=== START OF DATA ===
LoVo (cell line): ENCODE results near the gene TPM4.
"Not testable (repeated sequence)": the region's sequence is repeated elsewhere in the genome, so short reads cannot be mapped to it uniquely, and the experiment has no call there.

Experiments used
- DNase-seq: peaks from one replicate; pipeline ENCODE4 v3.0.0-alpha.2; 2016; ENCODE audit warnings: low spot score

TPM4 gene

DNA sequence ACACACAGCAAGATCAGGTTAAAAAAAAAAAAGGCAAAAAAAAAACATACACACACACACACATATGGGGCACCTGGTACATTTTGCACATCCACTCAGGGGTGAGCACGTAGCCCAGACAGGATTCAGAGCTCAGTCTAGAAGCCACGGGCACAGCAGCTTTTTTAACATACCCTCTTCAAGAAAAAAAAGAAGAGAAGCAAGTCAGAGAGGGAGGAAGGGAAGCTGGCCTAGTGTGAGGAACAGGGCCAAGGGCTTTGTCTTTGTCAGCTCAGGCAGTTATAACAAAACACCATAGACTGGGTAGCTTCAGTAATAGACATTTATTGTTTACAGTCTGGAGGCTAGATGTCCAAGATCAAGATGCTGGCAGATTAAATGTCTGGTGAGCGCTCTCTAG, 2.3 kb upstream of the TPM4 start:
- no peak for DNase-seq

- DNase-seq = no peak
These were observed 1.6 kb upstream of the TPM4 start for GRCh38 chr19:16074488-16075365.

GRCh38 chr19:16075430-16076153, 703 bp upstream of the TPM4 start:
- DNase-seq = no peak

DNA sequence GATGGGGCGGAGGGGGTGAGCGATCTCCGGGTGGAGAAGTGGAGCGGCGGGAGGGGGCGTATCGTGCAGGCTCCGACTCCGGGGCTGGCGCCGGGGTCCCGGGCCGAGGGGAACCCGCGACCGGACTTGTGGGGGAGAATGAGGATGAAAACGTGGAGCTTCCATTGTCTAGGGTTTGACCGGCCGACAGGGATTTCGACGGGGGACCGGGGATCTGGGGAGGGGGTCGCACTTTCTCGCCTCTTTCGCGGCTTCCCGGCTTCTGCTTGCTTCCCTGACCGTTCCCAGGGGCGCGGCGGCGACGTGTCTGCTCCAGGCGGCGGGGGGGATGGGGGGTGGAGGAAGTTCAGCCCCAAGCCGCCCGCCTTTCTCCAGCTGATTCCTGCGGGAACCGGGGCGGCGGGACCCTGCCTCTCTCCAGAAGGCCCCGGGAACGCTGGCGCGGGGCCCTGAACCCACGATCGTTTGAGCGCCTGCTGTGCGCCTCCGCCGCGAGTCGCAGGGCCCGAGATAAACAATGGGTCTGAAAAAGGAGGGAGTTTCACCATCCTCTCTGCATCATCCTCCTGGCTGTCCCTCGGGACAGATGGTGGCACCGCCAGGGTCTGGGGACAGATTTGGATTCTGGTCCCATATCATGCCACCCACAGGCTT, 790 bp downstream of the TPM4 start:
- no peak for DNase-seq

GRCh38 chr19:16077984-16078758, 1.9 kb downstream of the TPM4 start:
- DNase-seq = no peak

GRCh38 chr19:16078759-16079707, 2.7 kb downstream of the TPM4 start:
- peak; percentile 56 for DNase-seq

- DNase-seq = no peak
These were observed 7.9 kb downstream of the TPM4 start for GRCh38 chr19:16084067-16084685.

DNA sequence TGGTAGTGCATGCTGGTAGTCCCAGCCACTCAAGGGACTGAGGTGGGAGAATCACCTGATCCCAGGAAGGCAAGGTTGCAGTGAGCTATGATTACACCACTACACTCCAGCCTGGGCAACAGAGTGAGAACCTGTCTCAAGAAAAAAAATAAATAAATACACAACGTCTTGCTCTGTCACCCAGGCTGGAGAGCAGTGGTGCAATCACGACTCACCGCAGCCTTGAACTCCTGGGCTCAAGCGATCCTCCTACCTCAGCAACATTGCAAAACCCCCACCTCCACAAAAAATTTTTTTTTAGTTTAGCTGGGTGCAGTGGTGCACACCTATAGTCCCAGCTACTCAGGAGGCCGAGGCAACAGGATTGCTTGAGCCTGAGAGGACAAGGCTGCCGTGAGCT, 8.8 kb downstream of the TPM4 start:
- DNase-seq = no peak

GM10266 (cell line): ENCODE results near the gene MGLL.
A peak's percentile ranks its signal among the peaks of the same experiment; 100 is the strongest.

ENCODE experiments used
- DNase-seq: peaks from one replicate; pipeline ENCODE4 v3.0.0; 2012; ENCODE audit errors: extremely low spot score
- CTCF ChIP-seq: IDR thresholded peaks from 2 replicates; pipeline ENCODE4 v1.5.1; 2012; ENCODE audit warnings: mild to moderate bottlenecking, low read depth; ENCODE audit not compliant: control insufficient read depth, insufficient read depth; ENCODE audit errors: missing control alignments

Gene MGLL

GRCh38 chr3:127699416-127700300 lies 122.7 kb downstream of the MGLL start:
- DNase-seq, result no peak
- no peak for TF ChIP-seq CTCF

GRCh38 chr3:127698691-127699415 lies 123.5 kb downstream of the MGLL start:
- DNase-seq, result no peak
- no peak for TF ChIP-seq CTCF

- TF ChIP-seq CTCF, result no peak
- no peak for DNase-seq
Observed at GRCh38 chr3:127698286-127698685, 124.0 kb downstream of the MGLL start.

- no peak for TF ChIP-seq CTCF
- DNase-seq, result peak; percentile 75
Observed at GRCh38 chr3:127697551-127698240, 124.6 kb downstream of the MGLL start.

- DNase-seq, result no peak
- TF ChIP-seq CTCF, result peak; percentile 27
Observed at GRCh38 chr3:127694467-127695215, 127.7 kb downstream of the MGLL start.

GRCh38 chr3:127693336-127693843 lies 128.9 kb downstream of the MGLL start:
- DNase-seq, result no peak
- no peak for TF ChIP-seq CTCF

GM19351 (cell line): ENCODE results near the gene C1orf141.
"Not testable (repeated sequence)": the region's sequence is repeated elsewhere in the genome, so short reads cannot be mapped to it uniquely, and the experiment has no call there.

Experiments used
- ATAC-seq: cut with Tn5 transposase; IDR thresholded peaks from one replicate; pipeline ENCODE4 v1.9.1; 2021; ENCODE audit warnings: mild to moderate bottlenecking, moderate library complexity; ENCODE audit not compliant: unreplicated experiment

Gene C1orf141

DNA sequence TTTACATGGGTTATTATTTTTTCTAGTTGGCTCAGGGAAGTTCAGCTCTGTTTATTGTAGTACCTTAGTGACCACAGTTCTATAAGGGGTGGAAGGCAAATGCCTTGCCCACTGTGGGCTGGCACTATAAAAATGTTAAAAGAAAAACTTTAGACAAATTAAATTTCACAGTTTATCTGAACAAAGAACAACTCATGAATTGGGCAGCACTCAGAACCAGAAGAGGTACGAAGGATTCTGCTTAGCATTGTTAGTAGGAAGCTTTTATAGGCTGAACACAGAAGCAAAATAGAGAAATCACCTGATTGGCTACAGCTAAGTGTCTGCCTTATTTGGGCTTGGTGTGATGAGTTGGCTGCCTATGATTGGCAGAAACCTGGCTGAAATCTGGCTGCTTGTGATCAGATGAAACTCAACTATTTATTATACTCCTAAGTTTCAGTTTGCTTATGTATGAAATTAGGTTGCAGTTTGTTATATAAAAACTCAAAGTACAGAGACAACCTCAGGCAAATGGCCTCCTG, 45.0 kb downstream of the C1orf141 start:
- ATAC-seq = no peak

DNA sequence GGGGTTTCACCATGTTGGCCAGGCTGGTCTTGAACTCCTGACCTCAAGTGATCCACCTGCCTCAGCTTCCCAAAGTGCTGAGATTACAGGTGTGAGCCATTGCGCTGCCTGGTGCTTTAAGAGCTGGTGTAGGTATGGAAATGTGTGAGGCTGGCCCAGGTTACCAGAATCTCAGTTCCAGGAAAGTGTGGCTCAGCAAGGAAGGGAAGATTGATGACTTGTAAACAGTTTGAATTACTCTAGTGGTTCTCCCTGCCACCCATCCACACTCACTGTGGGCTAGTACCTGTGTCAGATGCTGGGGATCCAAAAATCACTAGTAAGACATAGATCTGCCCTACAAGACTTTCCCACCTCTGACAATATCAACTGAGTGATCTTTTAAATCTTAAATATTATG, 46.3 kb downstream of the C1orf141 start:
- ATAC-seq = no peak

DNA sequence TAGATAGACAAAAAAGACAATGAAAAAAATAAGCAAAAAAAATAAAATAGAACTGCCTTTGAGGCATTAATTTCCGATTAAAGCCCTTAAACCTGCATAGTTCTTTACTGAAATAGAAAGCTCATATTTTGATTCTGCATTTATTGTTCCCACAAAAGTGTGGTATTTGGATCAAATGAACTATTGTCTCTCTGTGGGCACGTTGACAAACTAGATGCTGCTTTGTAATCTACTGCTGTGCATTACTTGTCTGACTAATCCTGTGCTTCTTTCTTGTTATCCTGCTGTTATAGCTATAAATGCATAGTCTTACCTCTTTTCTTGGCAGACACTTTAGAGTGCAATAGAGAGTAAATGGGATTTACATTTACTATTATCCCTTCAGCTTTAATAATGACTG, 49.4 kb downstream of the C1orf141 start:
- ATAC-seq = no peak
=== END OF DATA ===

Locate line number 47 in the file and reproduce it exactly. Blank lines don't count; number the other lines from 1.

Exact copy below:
"Not testable (repeated sequence)": the region's sequence is repeated elsewhere in the genome, so short reads cannot be mapped to it uniquely, and the experiment has no call there.